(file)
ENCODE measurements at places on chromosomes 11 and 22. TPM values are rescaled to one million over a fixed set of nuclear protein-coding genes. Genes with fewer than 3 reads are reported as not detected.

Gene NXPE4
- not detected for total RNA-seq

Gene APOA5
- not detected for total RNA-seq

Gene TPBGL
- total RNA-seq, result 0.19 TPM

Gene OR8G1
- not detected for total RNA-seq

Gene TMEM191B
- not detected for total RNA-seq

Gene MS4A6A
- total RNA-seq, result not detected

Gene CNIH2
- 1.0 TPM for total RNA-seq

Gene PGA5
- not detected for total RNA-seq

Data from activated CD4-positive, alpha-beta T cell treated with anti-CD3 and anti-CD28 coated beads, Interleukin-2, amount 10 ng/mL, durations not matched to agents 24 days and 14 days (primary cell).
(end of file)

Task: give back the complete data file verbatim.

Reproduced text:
ENCODE measurements at places on chromosomes 11 and 22. TPM values are rescaled to one million over a fixed set of nuclear protein-coding genes. Genes with fewer than 3 reads are reported as not detected.

Gene NXPE4
- not detected for total RNA-seq

Gene APOA5
- not detected for total RNA-seq

Gene TPBGL
- total RNA-seq, result 0.19 TPM

Gene OR8G1
- not detected for total RNA-seq

Gene TMEM191B
- not detected for total RNA-seq

Gene MS4A6A
- total RNA-seq, result not detected

Gene CNIH2
- 1.0 TPM for total RNA-seq

Gene PGA5
- not detected for total RNA-seq

Data from activated CD4-positive, alpha-beta T cell treated with anti-CD3 and anti-CD28 coated beads, Interleukin-2, amount 10 ng/mL, durations not matched to agents 24 days and 14 days (primary cell).